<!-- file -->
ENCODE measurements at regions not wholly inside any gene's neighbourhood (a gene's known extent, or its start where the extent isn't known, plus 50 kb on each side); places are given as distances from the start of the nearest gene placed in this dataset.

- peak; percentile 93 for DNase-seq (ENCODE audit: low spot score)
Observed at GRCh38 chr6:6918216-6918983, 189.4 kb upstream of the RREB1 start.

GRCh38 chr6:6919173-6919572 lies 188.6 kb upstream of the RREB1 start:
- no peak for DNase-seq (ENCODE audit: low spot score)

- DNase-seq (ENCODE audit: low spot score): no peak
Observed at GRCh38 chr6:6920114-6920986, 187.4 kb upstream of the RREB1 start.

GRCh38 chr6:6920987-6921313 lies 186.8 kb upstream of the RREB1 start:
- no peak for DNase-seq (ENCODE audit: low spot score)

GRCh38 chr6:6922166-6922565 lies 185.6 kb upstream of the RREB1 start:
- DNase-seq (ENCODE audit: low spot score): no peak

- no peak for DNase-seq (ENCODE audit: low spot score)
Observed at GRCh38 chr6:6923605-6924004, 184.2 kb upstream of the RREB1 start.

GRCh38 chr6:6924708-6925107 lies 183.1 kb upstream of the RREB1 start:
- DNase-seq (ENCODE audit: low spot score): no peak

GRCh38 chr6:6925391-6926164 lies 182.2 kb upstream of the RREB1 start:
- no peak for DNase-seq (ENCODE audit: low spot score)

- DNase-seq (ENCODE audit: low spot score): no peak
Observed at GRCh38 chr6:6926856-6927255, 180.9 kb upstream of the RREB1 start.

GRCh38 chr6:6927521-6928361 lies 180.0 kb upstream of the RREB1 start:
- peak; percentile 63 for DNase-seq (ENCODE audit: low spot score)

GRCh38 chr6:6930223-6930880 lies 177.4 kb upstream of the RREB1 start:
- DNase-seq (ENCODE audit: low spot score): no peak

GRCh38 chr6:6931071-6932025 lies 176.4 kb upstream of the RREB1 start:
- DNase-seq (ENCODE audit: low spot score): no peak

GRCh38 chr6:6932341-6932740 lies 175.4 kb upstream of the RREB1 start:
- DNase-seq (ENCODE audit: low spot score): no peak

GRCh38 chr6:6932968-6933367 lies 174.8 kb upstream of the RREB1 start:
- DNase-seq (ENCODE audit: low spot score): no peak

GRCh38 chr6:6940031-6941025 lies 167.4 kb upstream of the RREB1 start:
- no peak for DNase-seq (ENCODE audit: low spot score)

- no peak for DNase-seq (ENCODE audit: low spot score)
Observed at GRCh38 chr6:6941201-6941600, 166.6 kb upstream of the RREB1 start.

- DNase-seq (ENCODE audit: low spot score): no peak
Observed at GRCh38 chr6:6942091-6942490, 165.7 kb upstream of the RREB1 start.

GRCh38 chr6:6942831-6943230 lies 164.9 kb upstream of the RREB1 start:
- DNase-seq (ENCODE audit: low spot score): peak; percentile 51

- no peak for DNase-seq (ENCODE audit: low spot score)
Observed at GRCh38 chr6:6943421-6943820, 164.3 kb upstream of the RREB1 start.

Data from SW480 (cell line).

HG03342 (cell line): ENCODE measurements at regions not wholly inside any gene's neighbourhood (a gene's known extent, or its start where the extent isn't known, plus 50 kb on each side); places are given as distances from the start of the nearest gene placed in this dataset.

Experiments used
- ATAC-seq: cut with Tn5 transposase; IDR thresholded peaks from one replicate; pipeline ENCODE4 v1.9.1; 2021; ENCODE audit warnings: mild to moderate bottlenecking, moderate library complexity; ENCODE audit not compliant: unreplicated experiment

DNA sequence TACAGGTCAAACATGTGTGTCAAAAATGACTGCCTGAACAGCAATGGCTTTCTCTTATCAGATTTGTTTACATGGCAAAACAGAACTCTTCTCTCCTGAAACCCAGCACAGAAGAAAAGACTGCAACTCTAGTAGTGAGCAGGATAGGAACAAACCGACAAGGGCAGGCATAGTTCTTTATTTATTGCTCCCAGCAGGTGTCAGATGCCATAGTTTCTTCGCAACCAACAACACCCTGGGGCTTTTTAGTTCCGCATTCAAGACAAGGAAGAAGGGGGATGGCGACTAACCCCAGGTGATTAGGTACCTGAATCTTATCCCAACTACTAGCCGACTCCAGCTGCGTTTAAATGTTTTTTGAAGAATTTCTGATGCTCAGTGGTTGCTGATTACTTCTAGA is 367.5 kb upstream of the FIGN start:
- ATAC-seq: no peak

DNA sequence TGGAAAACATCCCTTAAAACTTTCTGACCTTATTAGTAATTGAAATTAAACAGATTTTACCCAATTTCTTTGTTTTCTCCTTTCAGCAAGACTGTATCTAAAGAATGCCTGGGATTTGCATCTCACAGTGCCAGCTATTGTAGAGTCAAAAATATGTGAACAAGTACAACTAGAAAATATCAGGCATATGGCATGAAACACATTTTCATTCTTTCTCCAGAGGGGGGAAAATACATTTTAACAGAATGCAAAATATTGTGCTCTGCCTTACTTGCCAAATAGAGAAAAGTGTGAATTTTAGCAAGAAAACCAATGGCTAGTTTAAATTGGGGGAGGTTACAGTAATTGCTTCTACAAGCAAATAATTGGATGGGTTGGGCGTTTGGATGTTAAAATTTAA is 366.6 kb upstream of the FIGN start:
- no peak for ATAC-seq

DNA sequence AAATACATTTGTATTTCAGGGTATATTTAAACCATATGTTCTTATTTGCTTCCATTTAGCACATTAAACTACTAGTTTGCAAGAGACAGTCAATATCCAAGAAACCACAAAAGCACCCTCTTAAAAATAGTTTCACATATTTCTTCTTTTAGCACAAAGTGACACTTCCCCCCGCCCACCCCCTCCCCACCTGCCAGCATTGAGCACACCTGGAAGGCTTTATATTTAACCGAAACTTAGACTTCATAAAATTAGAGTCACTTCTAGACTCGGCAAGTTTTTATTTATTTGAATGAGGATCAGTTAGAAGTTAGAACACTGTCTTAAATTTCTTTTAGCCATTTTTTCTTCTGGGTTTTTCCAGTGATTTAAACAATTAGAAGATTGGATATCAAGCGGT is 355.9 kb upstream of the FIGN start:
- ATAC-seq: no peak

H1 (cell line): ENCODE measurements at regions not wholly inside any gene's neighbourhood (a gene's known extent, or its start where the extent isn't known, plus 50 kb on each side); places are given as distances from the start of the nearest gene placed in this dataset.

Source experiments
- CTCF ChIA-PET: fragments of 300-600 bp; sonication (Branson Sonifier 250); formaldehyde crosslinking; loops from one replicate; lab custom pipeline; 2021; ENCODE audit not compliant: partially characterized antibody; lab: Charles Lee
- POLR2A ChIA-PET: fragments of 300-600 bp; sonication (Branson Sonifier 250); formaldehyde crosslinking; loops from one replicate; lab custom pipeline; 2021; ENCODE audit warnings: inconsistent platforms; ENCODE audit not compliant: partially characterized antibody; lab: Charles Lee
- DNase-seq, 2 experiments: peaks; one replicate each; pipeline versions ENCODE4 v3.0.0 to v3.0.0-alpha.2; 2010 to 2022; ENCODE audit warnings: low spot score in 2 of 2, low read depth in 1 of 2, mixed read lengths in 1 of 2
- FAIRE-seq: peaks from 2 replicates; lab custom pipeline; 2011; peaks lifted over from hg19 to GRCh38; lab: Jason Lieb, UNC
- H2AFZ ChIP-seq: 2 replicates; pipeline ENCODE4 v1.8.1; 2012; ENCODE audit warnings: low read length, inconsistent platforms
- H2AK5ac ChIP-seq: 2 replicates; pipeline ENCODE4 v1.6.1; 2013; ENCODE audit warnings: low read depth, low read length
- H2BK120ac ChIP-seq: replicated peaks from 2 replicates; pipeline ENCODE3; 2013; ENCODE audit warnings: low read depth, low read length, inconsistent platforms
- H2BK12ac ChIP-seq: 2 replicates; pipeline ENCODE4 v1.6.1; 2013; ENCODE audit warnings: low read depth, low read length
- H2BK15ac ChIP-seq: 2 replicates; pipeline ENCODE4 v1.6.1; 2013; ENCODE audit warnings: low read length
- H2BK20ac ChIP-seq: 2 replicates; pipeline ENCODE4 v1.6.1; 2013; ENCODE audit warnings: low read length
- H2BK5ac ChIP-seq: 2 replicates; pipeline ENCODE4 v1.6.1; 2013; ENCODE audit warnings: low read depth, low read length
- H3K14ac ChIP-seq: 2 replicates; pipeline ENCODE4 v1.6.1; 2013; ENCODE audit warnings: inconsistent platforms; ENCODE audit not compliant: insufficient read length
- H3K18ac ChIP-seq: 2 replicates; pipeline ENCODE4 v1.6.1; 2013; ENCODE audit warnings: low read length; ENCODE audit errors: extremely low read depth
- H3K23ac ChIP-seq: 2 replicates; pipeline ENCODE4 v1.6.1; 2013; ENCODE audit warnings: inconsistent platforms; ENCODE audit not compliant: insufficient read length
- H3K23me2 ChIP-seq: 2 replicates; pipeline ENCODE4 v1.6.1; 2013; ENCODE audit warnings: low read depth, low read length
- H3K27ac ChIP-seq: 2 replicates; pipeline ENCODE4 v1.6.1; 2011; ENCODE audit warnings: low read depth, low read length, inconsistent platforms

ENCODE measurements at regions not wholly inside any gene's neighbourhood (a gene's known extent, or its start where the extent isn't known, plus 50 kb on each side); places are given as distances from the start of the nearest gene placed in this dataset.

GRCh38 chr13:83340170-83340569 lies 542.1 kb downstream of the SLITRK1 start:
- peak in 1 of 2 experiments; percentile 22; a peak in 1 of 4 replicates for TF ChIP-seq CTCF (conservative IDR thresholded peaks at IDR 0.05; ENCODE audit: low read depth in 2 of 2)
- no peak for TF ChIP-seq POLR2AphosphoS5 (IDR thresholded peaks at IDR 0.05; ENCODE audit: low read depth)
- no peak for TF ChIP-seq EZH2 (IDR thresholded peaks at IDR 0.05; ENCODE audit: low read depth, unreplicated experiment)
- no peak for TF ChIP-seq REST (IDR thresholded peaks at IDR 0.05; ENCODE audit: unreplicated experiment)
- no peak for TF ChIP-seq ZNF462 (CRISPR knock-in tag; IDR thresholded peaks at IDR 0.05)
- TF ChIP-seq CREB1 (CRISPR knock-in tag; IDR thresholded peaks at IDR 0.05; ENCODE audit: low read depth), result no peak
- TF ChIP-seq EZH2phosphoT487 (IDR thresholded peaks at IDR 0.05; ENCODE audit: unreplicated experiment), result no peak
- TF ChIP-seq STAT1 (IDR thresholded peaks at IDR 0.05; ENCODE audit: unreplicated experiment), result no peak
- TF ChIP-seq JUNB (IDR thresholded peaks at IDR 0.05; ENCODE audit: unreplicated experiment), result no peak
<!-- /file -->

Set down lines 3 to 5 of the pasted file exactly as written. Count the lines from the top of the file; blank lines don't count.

Observed at GRCh38 chr6:6918216-6918983, 189.4 kb upstream of the RREB1 start.

GRCh38 chr6:6919173-6919572 lies 188.6 kb upstream of the RREB1 start:
- no peak for DNase-seq (ENCODE audit: low spot score)